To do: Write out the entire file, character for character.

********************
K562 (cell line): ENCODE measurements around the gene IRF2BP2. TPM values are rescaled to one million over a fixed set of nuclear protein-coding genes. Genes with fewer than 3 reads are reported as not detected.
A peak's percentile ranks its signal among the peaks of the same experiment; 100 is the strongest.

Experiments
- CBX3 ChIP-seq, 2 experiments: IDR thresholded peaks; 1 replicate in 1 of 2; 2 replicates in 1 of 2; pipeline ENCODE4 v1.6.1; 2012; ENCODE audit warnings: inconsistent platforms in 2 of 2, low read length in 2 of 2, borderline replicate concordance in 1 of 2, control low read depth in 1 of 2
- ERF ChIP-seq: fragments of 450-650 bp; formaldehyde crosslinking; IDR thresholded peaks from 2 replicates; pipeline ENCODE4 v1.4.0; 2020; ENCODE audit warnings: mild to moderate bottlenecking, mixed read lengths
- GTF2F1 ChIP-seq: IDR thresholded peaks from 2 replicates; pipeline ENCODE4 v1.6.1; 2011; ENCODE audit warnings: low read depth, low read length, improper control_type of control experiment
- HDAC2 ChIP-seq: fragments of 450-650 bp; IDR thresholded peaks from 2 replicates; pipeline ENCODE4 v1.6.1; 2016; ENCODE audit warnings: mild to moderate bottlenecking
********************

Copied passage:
K562 (cell line): ENCODE measurements around the gene IRF2BP2. TPM values are rescaled to one million over a fixed set of nuclear protein-coding genes. Genes with fewer than 3 reads are reported as not detected.
A peak's percentile ranks its signal among the peaks of the same experiment; 100 is the strongest.

Experiments
- CBX3 ChIP-seq, 2 experiments: IDR thresholded peaks; 1 replicate in 1 of 2; 2 replicates in 1 of 2; pipeline ENCODE4 v1.6.1; 2012; ENCODE audit warnings: inconsistent platforms in 2 of 2, low read length in 2 of 2, borderline replicate concordance in 1 of 2, control low read depth in 1 of 2
- ERF ChIP-seq: fragments of 450-650 bp; formaldehyde crosslinking; IDR thresholded peaks from 2 replicates; pipeline ENCODE4 v1.4.0; 2020; ENCODE audit warnings: mild to moderate bottlenecking, mixed read lengths
- GTF2F1 ChIP-seq: IDR thresholded peaks from 2 replicates; pipeline ENCODE4 v1.6.1; 2011; ENCODE audit warnings: low read depth, low read length, improper control_type of control experiment
- HDAC2 ChIP-seq: fragments of 450-650 bp; IDR thresholded peaks from 2 replicates; pipeline ENCODE4 v1.6.1; 2016; ENCODE audit warnings: mild to moderate bottlenecking